Astronomy and Astrophysics
Aims: The aim of the MONOS project is to collect information to study northern Galactic O-type spectroscopic binaries. In this second paper, we tackle the study of the 35 single-line spectroscopic binary (SB1) systems identified in the previous paper of the series, analyze our data, and review the literature on the orbits of the systems.
Methods: We have measured ∼4500 radial velocities for a selection of diagnostic lines for the ∼700 spectra of the studied systems in our database, for which we have used two different methods: a Gaussian fit for several lines per object and cross-correlation with synthetic spectra computed with the FASTWIND stellar atmospheric code. We have also explored the photometric data delivered by the TESS mission to analyze the light curve (LC) of the systems, extracting 31 of them. We have explored the possible periods with the Lomb-Scargle method and, whenever possible, calculated the orbital solutions using the SBOP and GBART codes. For those systems in which an improved solution was possible, we merged our radial velocities with those in the literature and calculated a combined solution.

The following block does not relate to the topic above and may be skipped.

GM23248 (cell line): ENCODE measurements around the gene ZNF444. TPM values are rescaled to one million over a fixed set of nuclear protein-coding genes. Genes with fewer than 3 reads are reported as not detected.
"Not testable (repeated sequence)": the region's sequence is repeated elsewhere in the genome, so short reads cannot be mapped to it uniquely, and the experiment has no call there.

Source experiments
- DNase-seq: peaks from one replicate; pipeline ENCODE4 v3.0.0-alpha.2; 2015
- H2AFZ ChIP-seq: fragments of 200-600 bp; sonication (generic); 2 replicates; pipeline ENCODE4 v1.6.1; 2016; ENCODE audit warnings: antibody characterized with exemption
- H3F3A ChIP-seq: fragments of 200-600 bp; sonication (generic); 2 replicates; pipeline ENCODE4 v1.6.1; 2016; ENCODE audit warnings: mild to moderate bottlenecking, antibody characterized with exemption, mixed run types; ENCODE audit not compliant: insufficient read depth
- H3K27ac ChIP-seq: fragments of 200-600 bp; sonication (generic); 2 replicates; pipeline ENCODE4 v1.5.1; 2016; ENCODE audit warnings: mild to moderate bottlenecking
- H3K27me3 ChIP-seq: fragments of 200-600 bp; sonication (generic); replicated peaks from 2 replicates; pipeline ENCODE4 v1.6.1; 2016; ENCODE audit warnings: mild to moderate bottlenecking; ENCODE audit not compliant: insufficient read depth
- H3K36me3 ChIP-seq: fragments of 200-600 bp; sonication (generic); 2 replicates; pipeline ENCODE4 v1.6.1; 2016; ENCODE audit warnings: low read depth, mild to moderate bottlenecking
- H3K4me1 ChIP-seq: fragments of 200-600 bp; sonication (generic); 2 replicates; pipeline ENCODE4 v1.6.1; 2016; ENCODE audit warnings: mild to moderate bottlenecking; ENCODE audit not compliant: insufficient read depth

Results: As a result of this work, of the 35 SB1 systems identified in our first paper we have confirmed 21 systems as SB1 with good orbits, discarded the binary nature of six stars (9 Sge, HD 192 281, HDE 229 232 AB, 68 Cyg, HD 108, and α Cam), and left six stars as inconclusive due to a lack of data. The remaining two stars are 15 Mon Aa, which has been classified as SB2, and Cyg OB2-22 C, for which we find evidence that it is most likely a triple system where the O star is orbiting an eclipsing SB1. We have also recalculated 20 new orbital solutions, including the first spectroscopic orbital solution for V747 Cep. For Cyg OB2-22 C, we have obtained new ephemerides but no new orbit. Appendix C tables are only available at the CDS via anonymous ftp to cdsarc.u-strasbg.fr (ftp://22.214.171.124) or via http://cdsarc.u-strasbg.fr/viz-bin/cat/J/A+A/655/A4
This project aims at the searching, observation and analysis of massive stars in nearby galaxies to provide a solid empirical ground to understand their physical properties as a function of those key parameters that gobern their evolution (i.e. mass, spin, metallicity, mass loss, and binary interaction). Massive stars are central objects to